MIAMI—When Adrien Annestor saw Elijah LaFrance for the last time, his 3-year-old cousin was as joyful and playful as ever. The little boy was celebrating his birthday early at a party his parents arranged at an Airbnb rental in a suburb near North Miami Beach, Florida.
“He was really a sweet boy,” Annestor, 44, told The Daily Beast. “As I was leaving, I tapped him on his butt and he laughed. About 45 minutes later I got a call from my godson telling me Elijah is dead. I passed out.”
According to Miami-Dade Police, shortly after 8 p.m. on Saturday, unknown subjects armed with semi-automatic rifles unleashed a fusillade at the rental property while Elijah’s parents were cleaning up the front yard. Bullets tore through concrete columns, exterior walls and Elijah as he stood in the front doorway. He succumbed to his wounds on the way to the hospital.
Four days later, a somber Annestor is standing outside the front door of his own house, just a two-minute car ride from the scene of the drive-by that claimed Elijah’s life just days before he would have turned 4. Since no one has stepped forward with any information about Elijah’s killers, his family is increasing the $15,000 reward by another $10,000, Annestor said.
“It’s super frustrating,” Annestor said. “Someone knows the people who did this. You can go talk to the cops if you don’t want to talk to us. Or you can talk to anybody who you feel comfortable with and will pass along the information.”
Other relatives shared images of the reward poster and contact information for Miami-Dade Crimestoppers, which is administering the reward. On her Instagram and Facebook accounts, Elijah’s aunt, Marthel Joassaint, who did not respond to phone messages seeking comment, pleaded with her followers for help.
“Please help us find these killers who took our innocent nephew’s life,” Joassaint wrote. “Please if you know something Please say something‼️‼️ Me and my family is so heartbroken and we only want Justice.”
Elijah’s family is going through a tragedy all too familiar for parents of color in South Florida and across the U.S. whose kids are collateral damage in drive-by shootings. “Those parents who have lost their children to gun violence are feeling our pain right now,” Annestor said. “For them, everytime they hear about something like this, they can’t sleep well. They can’t even function normally. We hope one day something gets done about these situations.”
Elijah was the third child fatally shot in a one year span in Miami-Dade, where an activist group of moms and dads known as Florida Parents of Murdered Children successfully lobbied for a state law that protects the identities of witnesses from becoming public while a murder case is pending. But monetary rewards and ID protection have not helped crack other recent homicides of little children.
Despite a $37,000 reward, Miami-Dade Police have not landed any credible leads about who was behind the 2017 killing of 2-year-old Carnell Williams-Thomas. Another unsolved case is the murder of 8-year-old Jada Page, who was caught in the cross-fire of a drive-by shooting in 2016. A $26,000 reward has not turned up any information on her killers.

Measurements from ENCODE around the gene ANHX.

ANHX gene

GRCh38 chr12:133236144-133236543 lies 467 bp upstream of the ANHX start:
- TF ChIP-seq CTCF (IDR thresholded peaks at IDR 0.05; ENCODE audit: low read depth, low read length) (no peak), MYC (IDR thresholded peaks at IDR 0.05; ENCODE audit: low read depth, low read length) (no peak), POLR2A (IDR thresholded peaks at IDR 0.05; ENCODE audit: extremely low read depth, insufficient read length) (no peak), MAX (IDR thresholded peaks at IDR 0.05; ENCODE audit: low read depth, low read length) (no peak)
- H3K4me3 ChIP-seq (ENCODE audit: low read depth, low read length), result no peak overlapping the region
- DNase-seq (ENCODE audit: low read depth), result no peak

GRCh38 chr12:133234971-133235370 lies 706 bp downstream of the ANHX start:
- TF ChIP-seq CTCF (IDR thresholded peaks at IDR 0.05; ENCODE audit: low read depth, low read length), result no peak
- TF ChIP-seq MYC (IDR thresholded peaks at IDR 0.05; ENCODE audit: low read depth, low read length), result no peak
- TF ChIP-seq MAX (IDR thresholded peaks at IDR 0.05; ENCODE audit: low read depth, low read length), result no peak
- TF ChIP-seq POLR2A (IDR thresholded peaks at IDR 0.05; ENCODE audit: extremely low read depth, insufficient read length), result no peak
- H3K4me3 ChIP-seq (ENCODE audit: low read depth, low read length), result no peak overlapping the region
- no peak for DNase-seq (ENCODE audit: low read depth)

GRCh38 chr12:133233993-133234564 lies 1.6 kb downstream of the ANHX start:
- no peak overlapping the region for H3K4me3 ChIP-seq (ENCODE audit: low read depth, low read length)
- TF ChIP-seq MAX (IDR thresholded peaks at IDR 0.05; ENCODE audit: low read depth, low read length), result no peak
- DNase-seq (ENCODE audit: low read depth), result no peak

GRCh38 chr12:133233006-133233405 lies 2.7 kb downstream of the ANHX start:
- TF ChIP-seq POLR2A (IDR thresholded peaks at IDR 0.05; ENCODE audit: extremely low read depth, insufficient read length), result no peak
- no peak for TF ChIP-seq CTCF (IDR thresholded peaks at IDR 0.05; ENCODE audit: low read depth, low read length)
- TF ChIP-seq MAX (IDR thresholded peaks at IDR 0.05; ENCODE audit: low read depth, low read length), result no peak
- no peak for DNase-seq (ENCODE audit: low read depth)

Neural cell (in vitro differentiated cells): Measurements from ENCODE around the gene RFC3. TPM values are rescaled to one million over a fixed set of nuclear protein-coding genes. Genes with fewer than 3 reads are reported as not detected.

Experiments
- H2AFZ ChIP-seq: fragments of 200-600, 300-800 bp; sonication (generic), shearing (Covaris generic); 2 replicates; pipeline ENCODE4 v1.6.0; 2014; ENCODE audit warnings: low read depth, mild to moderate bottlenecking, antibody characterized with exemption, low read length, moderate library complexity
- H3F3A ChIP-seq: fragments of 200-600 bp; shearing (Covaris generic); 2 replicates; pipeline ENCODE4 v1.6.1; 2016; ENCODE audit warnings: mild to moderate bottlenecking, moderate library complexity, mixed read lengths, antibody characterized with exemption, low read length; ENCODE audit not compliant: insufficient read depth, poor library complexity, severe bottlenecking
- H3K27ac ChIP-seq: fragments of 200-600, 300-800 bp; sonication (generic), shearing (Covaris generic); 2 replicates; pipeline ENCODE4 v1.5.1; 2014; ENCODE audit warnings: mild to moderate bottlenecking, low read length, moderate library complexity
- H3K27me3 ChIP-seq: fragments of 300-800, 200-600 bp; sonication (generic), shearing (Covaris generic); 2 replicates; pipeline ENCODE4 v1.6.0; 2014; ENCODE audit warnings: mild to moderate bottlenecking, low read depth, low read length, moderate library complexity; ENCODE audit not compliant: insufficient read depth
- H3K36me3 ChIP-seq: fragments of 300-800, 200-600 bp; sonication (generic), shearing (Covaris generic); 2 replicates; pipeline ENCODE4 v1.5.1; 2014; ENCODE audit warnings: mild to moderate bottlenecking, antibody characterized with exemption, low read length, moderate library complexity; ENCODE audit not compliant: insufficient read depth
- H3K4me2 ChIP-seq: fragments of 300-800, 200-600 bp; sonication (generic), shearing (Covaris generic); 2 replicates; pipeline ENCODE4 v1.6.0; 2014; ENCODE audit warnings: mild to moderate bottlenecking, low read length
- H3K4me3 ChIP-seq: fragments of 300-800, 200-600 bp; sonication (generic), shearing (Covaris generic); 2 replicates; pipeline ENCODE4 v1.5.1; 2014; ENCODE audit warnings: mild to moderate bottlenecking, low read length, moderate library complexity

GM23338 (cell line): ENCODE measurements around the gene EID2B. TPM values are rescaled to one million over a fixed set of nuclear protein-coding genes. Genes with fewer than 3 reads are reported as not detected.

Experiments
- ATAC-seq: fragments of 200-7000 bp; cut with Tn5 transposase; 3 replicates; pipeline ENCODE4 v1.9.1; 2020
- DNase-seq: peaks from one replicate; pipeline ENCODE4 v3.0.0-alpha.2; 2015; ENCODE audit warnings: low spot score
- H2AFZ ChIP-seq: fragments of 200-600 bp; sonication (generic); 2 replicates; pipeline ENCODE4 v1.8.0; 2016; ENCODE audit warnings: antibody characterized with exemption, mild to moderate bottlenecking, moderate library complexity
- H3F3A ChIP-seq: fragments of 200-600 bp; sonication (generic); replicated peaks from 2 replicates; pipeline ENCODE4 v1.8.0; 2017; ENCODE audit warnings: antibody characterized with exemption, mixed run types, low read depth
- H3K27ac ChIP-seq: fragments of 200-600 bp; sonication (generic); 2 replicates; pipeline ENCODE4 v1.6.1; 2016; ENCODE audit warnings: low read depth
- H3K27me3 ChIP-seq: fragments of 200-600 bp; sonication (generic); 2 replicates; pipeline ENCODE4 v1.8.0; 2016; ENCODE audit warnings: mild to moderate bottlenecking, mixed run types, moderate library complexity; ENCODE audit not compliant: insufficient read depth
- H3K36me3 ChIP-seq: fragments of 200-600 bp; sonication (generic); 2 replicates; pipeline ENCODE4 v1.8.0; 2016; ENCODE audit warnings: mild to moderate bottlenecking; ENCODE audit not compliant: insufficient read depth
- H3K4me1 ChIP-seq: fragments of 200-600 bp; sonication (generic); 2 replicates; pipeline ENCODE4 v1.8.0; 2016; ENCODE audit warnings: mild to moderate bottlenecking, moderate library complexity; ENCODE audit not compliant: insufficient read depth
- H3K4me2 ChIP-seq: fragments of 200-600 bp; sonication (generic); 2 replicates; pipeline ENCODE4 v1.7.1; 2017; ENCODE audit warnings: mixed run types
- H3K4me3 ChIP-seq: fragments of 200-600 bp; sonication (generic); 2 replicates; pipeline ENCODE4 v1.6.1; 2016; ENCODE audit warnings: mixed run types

Six years ago, Florida passed the law that conceals the identities of murder witnesses in police reports from public disclosure for at least two years while a case is pending. However, due process prevents the legislature from enacting a more stringent measure that would hide a witness name from defendants and their attorneys. After all, the U.S. Constitution affords all Americans the right to confront their accusers.
As a result, witnesses are still afraid they will have to take the stand and point the finger at cold-blooded killers, said Tangela Sears, co-founder of Florida Parents of Murdered Children who led the lobbying effort to pass the witness identity protection law. “There was a recent case where the main witness was cooperating with detectives and prosecutors to a tee,” Sears told The Daily Beast. “But there was one thing she refused to do: go into the courtroom. She was so afraid to look at the defendant in the face.”
Sears said another problem is that many people in Florida communities plagued by gun violence are unaware the law is on the books, she said. “A lot of folks don’t know this law exists,” Sears said. “We need to do a better job of advertising it.”
Even though recent child murder cases remain unsolved, Annestor is clinging to hope that Elijah’s death resonates with anyone who knows his little cousin’s assassins. On Tuesday, a Miami-Dade Police spokesman said detectives have received many tips that they are chasing down. He declined further comment.
“Taking a child away like that is not cool,” Annestor said. “Whatever beef you have with someone or any problem, it should not involve kids.”
For now, Annestor is trying to hold it together and provide comfort to his relatives, he said. Annestor’s mom is the older sister of Elijah’s mother, Terrissa Barron. The 25-year-old hair stylist did not respond to a phone message from The Daily Beast. “His mother is not doing too good,” Annestor said. “She is still crying nonstop.”
He is still reeling from the fact his little cousin won’t be coming by his house on Sundays anymore. “It really hurts,” Annestor said. “We miss him.”